Occupational Therapy for children with ADHD and Learning Disabilities
The term ‘occupation’ refers to all those actions that give people a sense of independence and identity, ranging from essential everyday work to leisure activities. Occupational therapy (OT) is a branch of healthcare that helps people with physical, sensory, or cognitive difficulties to perform their daily activities (occupations) at school, workplace, home, or any other setting. It helps people overcome social, emotional, and physical barriers, making them not just physically but socially and emotionally independent as well.
Occupational therapy commonly includes interventions to help children with disabilities participate fully in school and society. An occupational therapist usually:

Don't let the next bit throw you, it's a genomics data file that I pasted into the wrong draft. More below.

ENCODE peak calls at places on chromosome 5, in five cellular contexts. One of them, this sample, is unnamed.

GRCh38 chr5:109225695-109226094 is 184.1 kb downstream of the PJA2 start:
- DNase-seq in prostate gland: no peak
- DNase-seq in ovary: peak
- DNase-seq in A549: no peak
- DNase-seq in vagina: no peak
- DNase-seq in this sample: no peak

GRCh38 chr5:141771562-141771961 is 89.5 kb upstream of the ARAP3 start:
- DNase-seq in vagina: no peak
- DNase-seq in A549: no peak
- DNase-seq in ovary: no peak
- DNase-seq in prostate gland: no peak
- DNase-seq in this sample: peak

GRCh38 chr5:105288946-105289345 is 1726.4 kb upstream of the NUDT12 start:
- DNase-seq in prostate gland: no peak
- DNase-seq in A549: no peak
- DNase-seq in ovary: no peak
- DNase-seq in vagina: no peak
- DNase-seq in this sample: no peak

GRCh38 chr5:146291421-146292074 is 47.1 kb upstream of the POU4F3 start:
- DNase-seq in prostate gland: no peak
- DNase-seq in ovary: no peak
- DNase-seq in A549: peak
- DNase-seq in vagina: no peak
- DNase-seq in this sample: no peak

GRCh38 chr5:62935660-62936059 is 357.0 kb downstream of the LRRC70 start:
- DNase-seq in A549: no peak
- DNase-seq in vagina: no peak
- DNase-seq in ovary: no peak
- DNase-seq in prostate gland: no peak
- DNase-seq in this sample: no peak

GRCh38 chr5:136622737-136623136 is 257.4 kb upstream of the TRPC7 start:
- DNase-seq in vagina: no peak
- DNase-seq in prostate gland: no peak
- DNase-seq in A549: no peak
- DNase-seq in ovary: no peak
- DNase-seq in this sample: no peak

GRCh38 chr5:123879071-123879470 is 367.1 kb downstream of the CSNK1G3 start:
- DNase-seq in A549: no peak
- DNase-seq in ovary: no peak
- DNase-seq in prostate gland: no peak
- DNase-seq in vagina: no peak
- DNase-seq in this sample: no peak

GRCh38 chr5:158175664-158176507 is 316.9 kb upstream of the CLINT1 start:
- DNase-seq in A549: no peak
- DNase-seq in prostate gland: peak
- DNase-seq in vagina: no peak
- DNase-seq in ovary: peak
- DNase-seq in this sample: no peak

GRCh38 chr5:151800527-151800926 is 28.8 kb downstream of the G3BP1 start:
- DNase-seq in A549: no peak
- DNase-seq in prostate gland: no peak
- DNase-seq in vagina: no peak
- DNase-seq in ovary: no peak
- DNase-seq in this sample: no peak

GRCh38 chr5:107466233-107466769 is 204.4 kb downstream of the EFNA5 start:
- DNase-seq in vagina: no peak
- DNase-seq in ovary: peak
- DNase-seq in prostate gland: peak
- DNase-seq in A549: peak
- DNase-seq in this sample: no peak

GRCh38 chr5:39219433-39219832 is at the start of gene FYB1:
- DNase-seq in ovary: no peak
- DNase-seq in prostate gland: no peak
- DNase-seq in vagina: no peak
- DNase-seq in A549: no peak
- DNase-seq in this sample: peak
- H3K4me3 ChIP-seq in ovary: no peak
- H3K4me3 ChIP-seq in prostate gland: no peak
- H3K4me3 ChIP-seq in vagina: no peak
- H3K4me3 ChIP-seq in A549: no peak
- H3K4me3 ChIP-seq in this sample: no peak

- Conducts an individualised evaluation of the child and set specific goals
- Customises intervention to advance the child’s performance in daily activities and their ability to reach the set-goals
- Evaluates the effectiveness of the therapy regularly to make required changes to the plan of intervention
The primary purpose of occupational therapy is to allow children as much independence as possible in performing their daily tasks. An occupational therapist improves their visual perception, motor problems (fine and gross motor skills), or attention difficulties. Occupational therapy can also help children who struggle with self-regulation and sensory processing. As children are increasingly able to perform or manage themselves independently, their self-esteem is enhanced, and a sense of purpose resurfaces.